Happy Christmas to you all. This is the E Street Plaza in Davis California, decked out with the big tree. This came after a long period of not-sketching. I did this after work, after our office closed for the holidays; I just really wanted to capture a bit of Christmas, and followed this up by the evening sketch at De Vere’s. And now it’s Christmas Eve. Well, it just turned Christmas Day (better get to bed, the Ghost of Christmas Past isn’t going to haunt itself). I’ve spent today scoffing cheese, mince pies, turkey, hot chocolate, a couple of beers, pumpkin pie, and the second-worst level of Quality Streets (the strawberry / orange cremes, not the rock-hard toffee ones; it wasn’t a big box, in fact it only had two purple ones and one green triangle, but four toffee pennies? Inequality Street more like.) And of course, watching Christmas movies. It’s A Wonderful Life is one of my favourites, though actually most of it doesn’t take place at Christmas, and in the end they sing Auld Lang Syne on Christmas Eve, bizarrely. Abother one I always watch is Muppet’s Christmas Carol, which is probably the best version of that story that exists (the other one I love is the 1970 Albert Finney version of Scrooge, which I feel the Muppets drew from quite heavily. That Ghost of Christmas Future gave me nightmares for years!). One of the reasons I love the Muppet’s version is that Michael Caine plays it so straight, so believably, among all the Muppets, he doesn’t just pretend it’s all a larf. Home Alone is another classic Christmas film we love, my son adores it, so I like it a lot now as well. I have a soft spot for Love Actually as well, silly though it is. It reminds me of London in 2003, and seeing the occasional shots of the skyline, when not even the Gherkin was finished, it makes me very nostalgic for that period right before we moved to America; that was the London I left, the London of Hugh Grant being a bachelor Prime Minister telling American President Billy Bob Thornton to go and do one. We always watch some classic Christmas telly as well: The Snowman, Blackadder’s Christmas Carol, and the Christmas edition of Father Ted (“and now we move on to liars…”). Of course in proper British Christmas TV someone always dies, at least in Eastenders and Downton Abbey anyway. Now it’s also the time of year when people include Die Hard as one of their favourite Christmas movies, because those people are really clever and perceptive and are the first people to figure out Die Hard was set during Christmas; well done you, here is a prize. One thing that is different over here in California is that we don’t get the special Christmas edition of Radio Times (and/or TV Times), when all the TV listings would be set out like great, epic events. Die Hard With A Vengeance is on at 11pm on ITV two days before Christmas? Set the video timer! Get home early from the pub! And the Queen’s Speech, oh I always loved the Queen’s Speech, though I don’t remember ever actually watching it, as we usually had Christmas dinner at that time and it was the one time of the day when the TV was off (the one time of the year in fact, our TV was always on). I like the idea of the Queen’s Speech but the only thing I remember was the Annus Horribilis bit. And that was because I thought it meant Horrible Bum. And on that note, Merry Christmas everybody, and a Happy New Bum!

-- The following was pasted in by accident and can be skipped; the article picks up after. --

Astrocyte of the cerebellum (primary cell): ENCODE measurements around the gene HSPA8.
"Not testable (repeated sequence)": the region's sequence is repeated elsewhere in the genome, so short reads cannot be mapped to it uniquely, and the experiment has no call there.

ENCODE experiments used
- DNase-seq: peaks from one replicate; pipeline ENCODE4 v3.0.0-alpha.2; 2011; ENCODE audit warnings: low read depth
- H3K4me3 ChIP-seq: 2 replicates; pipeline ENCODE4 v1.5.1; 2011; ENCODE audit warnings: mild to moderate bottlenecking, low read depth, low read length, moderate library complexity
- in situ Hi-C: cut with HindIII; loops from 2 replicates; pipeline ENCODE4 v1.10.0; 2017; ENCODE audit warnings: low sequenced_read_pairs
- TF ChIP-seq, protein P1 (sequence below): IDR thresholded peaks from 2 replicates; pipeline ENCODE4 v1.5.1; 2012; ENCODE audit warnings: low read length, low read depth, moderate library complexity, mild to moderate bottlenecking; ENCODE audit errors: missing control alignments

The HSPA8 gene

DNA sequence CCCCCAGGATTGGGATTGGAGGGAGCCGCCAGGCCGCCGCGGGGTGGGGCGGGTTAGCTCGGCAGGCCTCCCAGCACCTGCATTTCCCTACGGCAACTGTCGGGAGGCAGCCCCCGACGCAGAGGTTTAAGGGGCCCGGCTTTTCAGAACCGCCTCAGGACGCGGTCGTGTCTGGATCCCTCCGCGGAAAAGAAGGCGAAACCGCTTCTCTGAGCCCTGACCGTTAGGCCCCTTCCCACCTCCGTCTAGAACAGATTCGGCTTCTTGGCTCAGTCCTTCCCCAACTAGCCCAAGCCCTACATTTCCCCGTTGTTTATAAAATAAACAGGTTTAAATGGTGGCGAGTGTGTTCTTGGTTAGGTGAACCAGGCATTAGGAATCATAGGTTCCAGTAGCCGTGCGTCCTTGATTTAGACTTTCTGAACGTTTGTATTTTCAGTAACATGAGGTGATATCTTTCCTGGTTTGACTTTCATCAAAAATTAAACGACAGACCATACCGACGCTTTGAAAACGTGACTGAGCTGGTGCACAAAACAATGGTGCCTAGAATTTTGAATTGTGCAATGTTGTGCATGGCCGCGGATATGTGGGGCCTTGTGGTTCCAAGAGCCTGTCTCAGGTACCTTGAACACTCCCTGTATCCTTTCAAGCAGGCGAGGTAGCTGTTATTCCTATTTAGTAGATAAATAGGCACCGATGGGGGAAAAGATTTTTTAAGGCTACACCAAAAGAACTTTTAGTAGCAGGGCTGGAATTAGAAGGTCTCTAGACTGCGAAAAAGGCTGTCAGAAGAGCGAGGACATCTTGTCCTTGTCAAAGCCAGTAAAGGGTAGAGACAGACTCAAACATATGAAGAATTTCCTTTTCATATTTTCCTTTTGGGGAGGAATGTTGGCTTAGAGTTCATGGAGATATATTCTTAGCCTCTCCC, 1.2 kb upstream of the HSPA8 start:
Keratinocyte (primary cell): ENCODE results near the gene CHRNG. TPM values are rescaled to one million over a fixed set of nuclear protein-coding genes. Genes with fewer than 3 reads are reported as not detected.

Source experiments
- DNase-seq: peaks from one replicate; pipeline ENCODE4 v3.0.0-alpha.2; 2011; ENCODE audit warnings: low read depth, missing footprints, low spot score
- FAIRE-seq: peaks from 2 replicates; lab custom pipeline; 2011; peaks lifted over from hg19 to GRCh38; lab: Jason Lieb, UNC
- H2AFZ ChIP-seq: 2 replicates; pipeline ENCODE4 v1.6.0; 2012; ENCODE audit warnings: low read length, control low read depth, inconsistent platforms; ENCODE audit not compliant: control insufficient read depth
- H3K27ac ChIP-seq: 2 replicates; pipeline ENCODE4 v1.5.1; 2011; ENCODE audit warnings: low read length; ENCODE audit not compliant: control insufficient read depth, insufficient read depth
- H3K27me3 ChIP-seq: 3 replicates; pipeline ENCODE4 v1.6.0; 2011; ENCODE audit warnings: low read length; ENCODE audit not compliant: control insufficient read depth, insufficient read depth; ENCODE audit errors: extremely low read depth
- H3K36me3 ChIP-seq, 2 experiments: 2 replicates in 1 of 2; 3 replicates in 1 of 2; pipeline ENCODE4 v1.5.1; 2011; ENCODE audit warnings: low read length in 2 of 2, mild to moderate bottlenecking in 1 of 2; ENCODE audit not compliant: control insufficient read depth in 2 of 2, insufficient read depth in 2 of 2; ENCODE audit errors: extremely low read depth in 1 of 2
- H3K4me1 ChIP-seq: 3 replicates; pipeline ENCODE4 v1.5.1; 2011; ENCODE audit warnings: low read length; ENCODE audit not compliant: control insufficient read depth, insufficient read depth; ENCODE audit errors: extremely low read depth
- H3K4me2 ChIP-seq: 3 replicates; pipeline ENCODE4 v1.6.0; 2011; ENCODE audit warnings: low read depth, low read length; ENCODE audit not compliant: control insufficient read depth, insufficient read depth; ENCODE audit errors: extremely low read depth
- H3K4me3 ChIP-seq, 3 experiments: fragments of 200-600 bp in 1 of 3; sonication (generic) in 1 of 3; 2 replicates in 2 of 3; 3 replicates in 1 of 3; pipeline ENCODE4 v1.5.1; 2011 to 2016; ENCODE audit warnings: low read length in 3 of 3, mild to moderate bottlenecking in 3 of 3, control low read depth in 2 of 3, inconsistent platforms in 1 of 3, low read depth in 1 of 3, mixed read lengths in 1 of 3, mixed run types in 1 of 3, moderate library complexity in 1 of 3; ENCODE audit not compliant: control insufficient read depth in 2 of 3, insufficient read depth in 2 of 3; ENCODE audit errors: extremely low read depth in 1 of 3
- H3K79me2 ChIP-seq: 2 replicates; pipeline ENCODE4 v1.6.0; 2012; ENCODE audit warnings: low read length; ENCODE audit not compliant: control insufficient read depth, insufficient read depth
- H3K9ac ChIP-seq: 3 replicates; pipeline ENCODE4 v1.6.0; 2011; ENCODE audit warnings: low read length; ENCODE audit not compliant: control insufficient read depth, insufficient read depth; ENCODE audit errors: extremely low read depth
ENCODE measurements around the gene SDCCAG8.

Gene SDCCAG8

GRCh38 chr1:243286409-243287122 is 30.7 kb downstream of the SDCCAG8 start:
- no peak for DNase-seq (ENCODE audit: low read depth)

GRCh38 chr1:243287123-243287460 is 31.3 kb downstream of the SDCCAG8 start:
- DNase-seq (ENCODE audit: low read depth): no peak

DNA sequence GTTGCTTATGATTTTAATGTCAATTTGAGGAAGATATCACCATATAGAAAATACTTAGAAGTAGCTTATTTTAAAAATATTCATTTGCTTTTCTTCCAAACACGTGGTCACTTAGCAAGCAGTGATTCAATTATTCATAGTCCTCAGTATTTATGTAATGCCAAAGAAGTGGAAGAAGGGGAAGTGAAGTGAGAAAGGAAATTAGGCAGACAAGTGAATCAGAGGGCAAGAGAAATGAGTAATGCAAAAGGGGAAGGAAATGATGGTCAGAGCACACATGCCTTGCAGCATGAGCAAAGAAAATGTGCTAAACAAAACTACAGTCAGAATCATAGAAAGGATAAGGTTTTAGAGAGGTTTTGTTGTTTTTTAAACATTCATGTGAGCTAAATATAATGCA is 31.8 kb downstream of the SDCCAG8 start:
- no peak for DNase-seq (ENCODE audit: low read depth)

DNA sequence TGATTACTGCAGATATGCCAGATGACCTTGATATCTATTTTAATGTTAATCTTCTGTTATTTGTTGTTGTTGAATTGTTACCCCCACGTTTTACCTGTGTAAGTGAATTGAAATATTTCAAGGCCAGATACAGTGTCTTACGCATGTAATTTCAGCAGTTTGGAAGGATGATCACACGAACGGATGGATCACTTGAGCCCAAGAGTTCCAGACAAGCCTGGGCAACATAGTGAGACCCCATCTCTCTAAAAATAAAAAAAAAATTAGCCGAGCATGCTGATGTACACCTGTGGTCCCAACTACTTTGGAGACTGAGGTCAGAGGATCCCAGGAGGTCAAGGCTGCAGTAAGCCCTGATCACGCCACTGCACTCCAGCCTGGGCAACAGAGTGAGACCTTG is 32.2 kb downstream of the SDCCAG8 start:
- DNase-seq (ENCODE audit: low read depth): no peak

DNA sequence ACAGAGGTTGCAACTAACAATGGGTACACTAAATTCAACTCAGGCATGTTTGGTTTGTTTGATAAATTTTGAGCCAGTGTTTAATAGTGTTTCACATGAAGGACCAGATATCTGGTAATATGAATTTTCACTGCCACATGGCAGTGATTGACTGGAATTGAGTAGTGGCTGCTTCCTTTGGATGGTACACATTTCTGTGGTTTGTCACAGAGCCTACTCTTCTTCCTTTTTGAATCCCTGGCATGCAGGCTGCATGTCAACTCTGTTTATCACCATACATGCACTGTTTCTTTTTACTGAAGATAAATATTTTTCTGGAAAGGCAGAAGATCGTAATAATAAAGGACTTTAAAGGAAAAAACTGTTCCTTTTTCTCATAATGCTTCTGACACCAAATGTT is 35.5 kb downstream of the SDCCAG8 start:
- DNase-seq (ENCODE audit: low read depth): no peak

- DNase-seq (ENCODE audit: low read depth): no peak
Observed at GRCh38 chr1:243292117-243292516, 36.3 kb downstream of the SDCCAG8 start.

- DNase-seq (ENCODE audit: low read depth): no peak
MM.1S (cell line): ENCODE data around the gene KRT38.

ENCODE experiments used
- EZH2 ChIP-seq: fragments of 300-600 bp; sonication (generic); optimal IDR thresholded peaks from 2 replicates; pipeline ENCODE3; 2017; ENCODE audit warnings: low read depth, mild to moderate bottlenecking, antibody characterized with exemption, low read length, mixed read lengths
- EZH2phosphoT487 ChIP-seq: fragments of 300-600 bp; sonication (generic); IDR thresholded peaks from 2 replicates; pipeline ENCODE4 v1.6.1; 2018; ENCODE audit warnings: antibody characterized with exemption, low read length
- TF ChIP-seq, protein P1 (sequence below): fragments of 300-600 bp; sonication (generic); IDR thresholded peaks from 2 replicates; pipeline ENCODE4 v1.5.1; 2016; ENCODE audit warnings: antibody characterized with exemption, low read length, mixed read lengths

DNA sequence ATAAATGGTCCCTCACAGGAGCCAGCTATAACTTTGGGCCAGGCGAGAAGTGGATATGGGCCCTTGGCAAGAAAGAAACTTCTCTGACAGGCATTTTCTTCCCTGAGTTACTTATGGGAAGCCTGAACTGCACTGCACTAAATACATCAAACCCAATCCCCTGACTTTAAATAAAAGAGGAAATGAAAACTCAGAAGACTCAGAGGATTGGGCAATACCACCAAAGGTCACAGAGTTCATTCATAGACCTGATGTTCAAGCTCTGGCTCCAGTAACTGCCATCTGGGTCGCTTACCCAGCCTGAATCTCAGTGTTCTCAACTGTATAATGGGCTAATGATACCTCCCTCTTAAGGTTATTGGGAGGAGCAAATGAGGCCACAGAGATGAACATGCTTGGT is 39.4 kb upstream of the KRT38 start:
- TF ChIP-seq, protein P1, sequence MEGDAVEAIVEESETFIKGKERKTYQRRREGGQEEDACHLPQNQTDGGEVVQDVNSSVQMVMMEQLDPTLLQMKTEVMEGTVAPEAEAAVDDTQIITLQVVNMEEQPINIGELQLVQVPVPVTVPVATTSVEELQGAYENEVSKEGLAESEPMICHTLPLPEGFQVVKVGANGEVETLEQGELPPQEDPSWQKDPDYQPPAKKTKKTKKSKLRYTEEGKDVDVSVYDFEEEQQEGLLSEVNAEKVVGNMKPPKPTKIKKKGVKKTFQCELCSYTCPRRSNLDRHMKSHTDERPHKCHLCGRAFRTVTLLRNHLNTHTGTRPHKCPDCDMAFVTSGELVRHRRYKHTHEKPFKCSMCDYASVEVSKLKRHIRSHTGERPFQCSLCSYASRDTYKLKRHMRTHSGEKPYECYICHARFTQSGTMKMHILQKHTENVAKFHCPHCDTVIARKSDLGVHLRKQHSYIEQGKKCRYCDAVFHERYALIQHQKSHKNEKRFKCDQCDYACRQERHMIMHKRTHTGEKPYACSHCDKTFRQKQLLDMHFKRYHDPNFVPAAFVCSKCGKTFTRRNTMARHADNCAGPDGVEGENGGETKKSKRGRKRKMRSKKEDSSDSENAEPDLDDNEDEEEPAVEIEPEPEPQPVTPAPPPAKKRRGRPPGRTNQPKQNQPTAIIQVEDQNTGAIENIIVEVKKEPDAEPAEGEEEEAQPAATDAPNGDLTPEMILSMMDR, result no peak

The next series of panoramas I did in the first part of August, when the sky was dull and dire and the air was a soupy paste, were outside campus in downtown Davis. The one above includes that white house on First Street, the Dutch-gabled building I have sketched before (I even sold a drawing of this house at the Pence Gallery once).